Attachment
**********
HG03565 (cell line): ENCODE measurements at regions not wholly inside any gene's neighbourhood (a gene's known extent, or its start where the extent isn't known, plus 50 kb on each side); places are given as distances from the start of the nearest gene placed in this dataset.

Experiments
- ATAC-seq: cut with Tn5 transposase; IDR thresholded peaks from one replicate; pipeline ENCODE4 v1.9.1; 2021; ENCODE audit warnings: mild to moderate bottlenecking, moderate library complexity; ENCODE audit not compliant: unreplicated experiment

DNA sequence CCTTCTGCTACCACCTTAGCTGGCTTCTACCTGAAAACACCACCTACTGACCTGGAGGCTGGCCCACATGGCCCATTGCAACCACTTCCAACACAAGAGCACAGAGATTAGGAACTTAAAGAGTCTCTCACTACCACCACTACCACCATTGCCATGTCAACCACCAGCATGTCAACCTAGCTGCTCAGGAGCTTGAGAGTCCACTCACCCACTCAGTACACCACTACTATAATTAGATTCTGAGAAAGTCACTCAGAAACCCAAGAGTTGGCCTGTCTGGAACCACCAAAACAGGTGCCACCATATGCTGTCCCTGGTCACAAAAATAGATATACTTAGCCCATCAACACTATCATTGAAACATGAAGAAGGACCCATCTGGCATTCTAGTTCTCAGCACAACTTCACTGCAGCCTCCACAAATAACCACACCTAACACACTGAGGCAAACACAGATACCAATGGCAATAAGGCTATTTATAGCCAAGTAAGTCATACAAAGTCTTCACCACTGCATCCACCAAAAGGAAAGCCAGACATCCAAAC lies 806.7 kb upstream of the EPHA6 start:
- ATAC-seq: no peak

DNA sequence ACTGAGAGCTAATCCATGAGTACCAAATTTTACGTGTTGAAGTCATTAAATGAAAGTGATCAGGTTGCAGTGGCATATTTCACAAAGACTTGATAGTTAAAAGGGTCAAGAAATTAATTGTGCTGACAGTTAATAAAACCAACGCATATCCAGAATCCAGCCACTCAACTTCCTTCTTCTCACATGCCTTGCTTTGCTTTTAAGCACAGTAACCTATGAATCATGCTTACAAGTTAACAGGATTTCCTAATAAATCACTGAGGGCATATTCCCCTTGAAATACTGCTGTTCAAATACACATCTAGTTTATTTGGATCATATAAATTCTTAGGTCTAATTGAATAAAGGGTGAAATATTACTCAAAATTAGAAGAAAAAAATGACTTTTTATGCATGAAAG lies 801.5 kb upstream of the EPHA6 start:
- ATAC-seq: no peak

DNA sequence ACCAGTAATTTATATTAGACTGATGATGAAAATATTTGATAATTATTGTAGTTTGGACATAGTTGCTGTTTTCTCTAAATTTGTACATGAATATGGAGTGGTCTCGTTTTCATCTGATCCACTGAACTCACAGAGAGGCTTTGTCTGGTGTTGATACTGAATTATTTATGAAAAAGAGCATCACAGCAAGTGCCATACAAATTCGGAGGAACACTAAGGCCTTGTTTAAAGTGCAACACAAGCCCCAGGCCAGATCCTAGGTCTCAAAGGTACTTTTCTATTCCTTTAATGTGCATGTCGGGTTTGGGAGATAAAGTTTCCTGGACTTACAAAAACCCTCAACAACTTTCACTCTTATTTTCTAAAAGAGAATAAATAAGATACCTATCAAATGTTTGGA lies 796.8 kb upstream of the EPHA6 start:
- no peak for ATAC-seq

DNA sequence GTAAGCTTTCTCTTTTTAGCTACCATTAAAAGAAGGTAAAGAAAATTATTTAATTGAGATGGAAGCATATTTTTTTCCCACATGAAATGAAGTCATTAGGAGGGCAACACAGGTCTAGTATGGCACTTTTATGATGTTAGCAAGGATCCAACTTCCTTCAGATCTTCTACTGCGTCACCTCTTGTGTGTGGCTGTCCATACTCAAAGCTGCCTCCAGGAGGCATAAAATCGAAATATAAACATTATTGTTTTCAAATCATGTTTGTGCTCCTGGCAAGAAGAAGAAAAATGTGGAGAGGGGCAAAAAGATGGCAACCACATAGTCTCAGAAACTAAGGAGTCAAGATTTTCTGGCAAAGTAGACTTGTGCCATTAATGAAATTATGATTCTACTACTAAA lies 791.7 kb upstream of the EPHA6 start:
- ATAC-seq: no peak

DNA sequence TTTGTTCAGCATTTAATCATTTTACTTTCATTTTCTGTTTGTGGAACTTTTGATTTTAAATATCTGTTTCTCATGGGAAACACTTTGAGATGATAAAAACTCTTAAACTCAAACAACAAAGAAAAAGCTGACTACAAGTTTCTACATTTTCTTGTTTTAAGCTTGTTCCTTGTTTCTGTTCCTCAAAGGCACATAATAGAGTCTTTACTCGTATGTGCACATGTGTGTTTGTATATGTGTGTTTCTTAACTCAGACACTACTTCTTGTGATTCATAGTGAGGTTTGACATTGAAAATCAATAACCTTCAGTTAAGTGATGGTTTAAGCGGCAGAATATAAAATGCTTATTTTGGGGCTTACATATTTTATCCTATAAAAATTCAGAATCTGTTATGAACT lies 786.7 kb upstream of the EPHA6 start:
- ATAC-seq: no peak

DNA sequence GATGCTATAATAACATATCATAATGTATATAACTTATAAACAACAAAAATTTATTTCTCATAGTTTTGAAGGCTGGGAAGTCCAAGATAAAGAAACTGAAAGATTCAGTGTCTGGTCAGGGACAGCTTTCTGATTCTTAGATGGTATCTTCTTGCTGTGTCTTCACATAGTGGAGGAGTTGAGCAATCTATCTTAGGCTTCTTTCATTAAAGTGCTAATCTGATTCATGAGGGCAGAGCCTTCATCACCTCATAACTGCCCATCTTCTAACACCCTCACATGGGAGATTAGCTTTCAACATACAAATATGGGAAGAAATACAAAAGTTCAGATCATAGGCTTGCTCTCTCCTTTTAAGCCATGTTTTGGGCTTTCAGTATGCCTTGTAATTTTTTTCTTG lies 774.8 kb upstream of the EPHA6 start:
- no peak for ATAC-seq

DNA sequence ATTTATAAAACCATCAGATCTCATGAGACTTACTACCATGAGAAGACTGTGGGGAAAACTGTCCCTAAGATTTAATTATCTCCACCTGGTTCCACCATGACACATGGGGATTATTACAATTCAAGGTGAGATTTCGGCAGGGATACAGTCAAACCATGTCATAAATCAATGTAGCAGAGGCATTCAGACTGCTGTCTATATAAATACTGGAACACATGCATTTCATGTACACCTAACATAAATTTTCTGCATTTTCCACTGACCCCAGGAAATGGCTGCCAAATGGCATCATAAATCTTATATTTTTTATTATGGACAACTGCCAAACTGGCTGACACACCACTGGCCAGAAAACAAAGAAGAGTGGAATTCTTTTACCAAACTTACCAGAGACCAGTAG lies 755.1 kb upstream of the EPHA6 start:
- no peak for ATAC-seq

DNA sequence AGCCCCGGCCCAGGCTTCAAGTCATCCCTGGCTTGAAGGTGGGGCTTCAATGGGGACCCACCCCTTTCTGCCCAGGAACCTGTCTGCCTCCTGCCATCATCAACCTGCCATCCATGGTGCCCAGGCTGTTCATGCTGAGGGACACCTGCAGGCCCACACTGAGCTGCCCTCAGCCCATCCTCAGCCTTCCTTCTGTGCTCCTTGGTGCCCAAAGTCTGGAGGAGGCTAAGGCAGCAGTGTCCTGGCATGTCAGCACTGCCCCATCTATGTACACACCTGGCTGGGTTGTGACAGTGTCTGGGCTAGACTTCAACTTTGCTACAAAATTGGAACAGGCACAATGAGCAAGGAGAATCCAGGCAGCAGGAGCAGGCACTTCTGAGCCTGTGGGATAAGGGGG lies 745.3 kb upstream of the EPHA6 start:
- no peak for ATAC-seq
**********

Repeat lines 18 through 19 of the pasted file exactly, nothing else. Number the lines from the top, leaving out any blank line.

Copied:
DNA sequence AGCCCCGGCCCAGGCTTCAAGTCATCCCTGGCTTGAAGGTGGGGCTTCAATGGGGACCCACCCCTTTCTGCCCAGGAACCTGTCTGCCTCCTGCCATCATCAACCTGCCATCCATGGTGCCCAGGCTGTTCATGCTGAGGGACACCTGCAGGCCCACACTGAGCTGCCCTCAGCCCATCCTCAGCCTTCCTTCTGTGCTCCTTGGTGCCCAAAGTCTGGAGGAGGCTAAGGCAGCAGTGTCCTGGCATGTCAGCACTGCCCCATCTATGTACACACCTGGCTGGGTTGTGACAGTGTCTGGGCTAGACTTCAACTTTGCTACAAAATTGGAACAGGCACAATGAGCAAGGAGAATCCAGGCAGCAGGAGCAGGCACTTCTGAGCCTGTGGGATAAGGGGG lies 745.3 kb upstream of the EPHA6 start:
- no peak for ATAC-seq